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History: Antiquity

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  1. 1. Orientation
    12 Steps
  2. 2. Imago Dei: Creation
    12 Steps
  3. 3. The Two Cities: The Fall & Two Lineages
    11 Steps
  4. 4. Look On My Works, Ye Mighty: Babel & Mesopotamia
    11 Steps
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ASSIGNMENT:

  1. Read the beginning of Tablet I from The Epic of Gilgamesh.
  2. Write a short essay or discuss with your instructor the following questions: How does the character of Gilgamesh and the city of Uruk reflect the values of Mesopotamian culture?

SELECTION: The Epic of Gilgamesh, Tablet I (excerpt).

I will tell of the history of Gilgamesh, he who knows all that has happened and has seen all the lands of the world, he who has seen all kinds of wisdom and knows the mysteries and has seen what is hidden. He bringeth news dating farther back than the deluge. He has travelled far-distant roads and became weary, and now he has engraved on standing stones the whole of the story.

When the gods fashioned Gilgamesh, to him they gave a perfect form. The glorious sun Shamash bestowed upon him glory; Adad the terrible god of storms bestowed upon him courage. The great gods perfected his magnificence beyond all others, terrible like the great wild bull. Two thirds god they made him; one third man they made him.

Of Uruk, its great rampart he built, and the wall of the sacred Eanna temple, the holy sanctuary. Behold the outer walls which gleam with the brilliance of copper; see the inner wall which none might rival. Touch the threshold stone—it is from ancient days. Goest thou into the Eanna temple, yea, the dwelling place of Ishtar, the like of which no subsequent king or living man might equal. Ascend and walk about on the wall of Uruk, inspect the corner-stone, and examine its brick-work, whether its wall is not made of burned brick, and its foundation laid by the Seven Sages. One third for city, one third for garden, one third for field, and a precinct for the temple of Ishtar. These parts and the precinct comprise Uruk. Unveil the tablet box of copper. Unlatch the clasp of its brazen lock. Unbind the fastenings of the hidden opening. Bring forth and read out the lapis lazuli tablet that tells of the great hardships endured by Gilgamesh.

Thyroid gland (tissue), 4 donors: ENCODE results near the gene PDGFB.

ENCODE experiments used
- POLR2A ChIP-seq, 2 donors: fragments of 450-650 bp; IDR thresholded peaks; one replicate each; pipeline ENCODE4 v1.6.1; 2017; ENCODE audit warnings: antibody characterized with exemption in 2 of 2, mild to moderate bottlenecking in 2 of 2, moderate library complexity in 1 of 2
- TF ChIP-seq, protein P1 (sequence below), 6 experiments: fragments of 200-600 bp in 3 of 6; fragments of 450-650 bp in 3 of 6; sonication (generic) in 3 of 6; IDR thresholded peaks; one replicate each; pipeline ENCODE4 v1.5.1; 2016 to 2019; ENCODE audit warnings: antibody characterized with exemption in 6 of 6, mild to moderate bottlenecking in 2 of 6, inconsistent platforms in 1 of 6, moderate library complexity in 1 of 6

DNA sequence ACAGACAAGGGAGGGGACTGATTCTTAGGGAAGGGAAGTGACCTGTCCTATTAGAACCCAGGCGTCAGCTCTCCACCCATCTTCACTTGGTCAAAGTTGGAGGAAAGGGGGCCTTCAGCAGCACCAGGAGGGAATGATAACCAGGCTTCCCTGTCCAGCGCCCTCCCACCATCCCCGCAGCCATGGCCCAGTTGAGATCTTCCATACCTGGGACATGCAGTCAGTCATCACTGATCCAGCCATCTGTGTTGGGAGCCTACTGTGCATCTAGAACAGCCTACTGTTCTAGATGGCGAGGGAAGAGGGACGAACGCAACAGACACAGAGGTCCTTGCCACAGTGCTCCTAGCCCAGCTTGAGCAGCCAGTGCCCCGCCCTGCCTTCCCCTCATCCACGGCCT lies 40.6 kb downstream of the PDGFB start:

Greater than other kings, lofty in stature, a hero born in Uruk, a wild and rampaging bull was he. He leads forth at the front, the leader; he brings up the rear, a trusted companion. He is a great net who protects his men, a thrashing flood-wave capable of devastating even walls of stone. As son of Lugalbanda, Gilgamesh is perfection in his strength, son too of the august cow, Ninsun, the goddess. Gilgamesh is tall, glorious, and terrific. It was he who cut open the passes through the mountains, who dug the wells on the slopes of the mountainsides, and who crossed the ocean itself, the great sea, to meet the sunrise, exploring every part of the whole world for the secret of life. It was he who by his strength alone reached Utnapishtim, the distant, who restored the holy places that the Flood had destroyed, and who for the teeming masses instilled the rites of heaven.

Who can rival Gilgamesh? Who might like him say “It is I who am king?” From the moment of his birth his name has forever been Gilgamesh. Two thirds god they made him; one third man they made him. The Great Goddess herself planned the shape of his body; glory, beauty and perfection were bestowed on him by Nudimmud. His foot was a triple cubit in size, his leg half a rod. Six cubits did he cover in each stride. His cheeks were flush with ample beard, and his hair was thick like barley. His beauty was beyond compare, he was the most handsome man on earth.

Around the enclosed space that is Uruk he walks, mighty like the wild bull, head raised high. None with weapon might challenge him as rival. His men stand at attention, longing for his orders; but the old men of Uruk grouse that Gilgamesh has left no son to his father, for his arrogance has grown boundless. He has taken all their children, for is Gilgamesh not the shepherd of his people? Gilgamesh does not leave a daughter to her mother, nor the maiden to the warrior, nor the wife to her husband. Yet Gilgamesh is the magnificent and glorious shepherd of his people.